Should you try ‘souping’?

When I first heard of “souping,” it brought me back to my clinical days working in a hospital, where pureed soups and other easy to digest foods — also known as “full liquids” — would be prescribed for patients recovering from gastrointestinal surgery, or those who had difficulty chewing or swallowing.

Then I reflected upon how much I regularly enjoy soup, especially for the comfort it provides on cold, dreary days — even though, thankfull,y I have no health issues that would require such an easily digestible meal. Soup is often my go-to in the winter, especially varieties made with beans or skinless chicken, nutritious veggies, noodles and tasty broth. And I’ve always liked the fact that even though I feel full and satisfied after a bowl of broth, it’s not like the fullness I experience after eating a bowl of pasta.
Among nutritionists, I’m not alone in my feelings about this comforting, filling, yet not-so-high calorie food. “Soup can be a healthy and delicious way to create balance after a season of heavy meals or even a particularly indulgent weekend,” said Robin Foroutan, a registered dietitian and spokeswoman for the Academy of Nutrition and Dietetics. “It gives your digestive system a chance to reboot and de-bloat.”
Regularly eating soup might help you shed some unwanted pounds, too. Several studies have shown that when soup is eaten before a meal, it fills you up and helps you eat fewer calories for the entire meal. In one study, when people consumed soup for a snack instead of chips and pretzels, they lost 50% more weight — even though both the soup and snacks, as well as the total day’s diet, had the same amount of calories.
What’s the slimming secret of soup? Binding water into food slows down gastric emptying, keeping your stomach fuller for longer, according to Barbara Rolls, a professor of nutritional sciences at Pennsylvania State University who has authored studies on soup and its effects on satiety, and wrote “The Ultimate Volumetrics Diet.” Plus, she added, “the water in soup adds weight and volume so that you can have a satisfying amount without too many calories.”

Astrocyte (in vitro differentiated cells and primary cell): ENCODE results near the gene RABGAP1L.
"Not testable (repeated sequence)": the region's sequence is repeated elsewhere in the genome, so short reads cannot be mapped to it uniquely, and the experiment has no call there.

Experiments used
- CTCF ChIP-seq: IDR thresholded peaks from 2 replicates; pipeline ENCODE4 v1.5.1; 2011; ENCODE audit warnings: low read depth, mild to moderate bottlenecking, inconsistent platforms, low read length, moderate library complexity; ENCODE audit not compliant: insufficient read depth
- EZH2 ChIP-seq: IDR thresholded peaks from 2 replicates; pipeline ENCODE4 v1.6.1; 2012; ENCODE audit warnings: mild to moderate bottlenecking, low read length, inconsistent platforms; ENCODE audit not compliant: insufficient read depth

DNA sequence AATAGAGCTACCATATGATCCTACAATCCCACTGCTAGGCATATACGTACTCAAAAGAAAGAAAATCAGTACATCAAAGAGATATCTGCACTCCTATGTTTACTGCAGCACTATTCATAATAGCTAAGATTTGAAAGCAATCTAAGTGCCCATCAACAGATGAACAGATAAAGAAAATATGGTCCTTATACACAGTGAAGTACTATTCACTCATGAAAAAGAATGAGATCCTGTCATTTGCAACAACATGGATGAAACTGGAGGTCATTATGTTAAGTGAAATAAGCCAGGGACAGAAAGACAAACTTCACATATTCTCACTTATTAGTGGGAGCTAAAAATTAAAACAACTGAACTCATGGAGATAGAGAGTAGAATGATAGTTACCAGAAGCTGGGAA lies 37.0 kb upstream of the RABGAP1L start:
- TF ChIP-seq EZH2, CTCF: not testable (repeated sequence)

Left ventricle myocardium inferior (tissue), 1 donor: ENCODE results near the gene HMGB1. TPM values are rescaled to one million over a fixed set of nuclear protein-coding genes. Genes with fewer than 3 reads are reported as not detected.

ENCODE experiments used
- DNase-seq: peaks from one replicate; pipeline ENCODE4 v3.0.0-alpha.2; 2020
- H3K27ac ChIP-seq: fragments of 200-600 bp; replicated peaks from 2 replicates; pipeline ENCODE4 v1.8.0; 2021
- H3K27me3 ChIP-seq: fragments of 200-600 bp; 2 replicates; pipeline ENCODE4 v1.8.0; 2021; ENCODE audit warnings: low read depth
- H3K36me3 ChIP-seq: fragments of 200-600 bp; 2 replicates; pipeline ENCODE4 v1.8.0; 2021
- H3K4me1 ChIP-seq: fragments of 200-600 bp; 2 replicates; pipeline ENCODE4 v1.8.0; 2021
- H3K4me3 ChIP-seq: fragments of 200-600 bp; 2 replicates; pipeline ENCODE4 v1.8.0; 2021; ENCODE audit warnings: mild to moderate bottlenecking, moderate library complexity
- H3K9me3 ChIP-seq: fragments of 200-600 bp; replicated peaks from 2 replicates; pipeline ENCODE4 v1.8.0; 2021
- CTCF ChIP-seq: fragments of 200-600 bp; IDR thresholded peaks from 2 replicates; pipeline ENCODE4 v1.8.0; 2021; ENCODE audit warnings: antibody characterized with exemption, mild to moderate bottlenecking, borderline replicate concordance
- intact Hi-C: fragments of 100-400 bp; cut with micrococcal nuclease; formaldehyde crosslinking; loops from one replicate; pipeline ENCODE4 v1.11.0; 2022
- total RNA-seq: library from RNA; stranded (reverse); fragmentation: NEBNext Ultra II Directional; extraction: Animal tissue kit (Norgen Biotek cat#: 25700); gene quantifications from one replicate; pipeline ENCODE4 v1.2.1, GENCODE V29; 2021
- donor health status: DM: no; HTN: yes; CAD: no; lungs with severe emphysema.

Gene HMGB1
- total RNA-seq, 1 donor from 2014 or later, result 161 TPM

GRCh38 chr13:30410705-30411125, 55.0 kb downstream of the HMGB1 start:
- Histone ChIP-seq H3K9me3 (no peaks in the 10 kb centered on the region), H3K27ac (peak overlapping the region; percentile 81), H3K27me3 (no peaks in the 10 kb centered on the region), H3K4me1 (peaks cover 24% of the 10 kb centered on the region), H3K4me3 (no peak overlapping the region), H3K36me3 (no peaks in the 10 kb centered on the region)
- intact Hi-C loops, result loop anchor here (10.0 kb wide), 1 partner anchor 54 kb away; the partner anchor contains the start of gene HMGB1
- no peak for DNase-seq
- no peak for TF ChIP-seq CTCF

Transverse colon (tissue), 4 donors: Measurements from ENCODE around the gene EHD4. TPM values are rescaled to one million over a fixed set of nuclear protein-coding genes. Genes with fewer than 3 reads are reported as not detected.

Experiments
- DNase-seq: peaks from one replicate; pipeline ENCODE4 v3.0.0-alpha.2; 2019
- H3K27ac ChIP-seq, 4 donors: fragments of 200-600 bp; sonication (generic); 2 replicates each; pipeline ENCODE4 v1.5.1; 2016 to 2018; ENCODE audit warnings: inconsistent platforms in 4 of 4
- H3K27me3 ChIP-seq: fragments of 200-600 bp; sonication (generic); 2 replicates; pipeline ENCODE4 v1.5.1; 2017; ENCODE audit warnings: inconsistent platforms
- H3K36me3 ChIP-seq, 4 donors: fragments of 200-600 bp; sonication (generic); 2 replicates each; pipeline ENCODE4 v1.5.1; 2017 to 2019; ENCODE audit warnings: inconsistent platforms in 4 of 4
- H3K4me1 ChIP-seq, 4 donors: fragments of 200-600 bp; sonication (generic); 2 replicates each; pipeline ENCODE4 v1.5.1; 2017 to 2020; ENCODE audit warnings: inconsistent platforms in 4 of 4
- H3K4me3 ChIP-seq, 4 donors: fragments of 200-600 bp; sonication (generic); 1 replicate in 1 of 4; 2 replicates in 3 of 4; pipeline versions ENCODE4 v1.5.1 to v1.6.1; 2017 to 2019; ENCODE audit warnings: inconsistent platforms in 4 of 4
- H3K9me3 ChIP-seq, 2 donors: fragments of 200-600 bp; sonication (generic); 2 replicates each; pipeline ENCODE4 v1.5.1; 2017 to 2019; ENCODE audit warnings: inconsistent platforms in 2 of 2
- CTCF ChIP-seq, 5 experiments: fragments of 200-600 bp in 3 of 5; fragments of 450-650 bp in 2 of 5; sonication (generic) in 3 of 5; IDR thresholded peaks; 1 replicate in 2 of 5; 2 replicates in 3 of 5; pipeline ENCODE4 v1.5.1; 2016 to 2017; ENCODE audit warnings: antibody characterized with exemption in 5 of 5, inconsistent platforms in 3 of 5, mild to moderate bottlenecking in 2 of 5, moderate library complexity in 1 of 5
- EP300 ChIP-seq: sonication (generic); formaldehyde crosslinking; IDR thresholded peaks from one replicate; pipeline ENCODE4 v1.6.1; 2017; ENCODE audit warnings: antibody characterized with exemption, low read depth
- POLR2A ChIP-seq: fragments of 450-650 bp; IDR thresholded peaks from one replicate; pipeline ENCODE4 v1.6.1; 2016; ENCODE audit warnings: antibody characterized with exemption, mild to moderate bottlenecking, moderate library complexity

The ‘souping’ trend

The weight loss benefits of soup have led to soup cleansing — a trend that has become increasingly popular over the last few years. In fact, according to Pinterest, “souping” is one of the top 10 food trends for 2018.
And unlike juicing, which removes fiber from fruit, soup can help to stabilize blood sugar for more sustained energy, especially when it includes tons of fiber-rich veggies, protein and healthy fat, according to Foroutan.
“Soups still contains the whole food, so fiber is still intact, but it’s easier to digest because it’s cooked,” said Foroutan. Juice is high in phytonutrients and antioxidants, but if it’s made from all fruit, it can be very high in sugars (even though they’re natural sugars), and this can cause one’s blood sugar to spike and drop, which can lead to feeling more tired overall, she explained.
Don’t know how to get started? Companies such as Splendid Spoon, Soupure and Los Angeles-serving Soupelina take the guesswork away by offering consumers various soup-based meal plans which can be delivered directly to your doorstep.
For example, a single souping cleanse day on Splendid Spoon includes five soups, such as beet balsamic bisque, fennel consommé, cauliflower coconut, butternut turmeric and red lentil dal. After the cleanse, you continue the week-long plan with the company’s breakfasts and lunches for five days, which include smoothies and bowls. Dinner is your choice. Day 7 is a “wander day” to enjoy eating as you typically would.
The convenience factor of soup delivery is a big draw for those with busy schedules.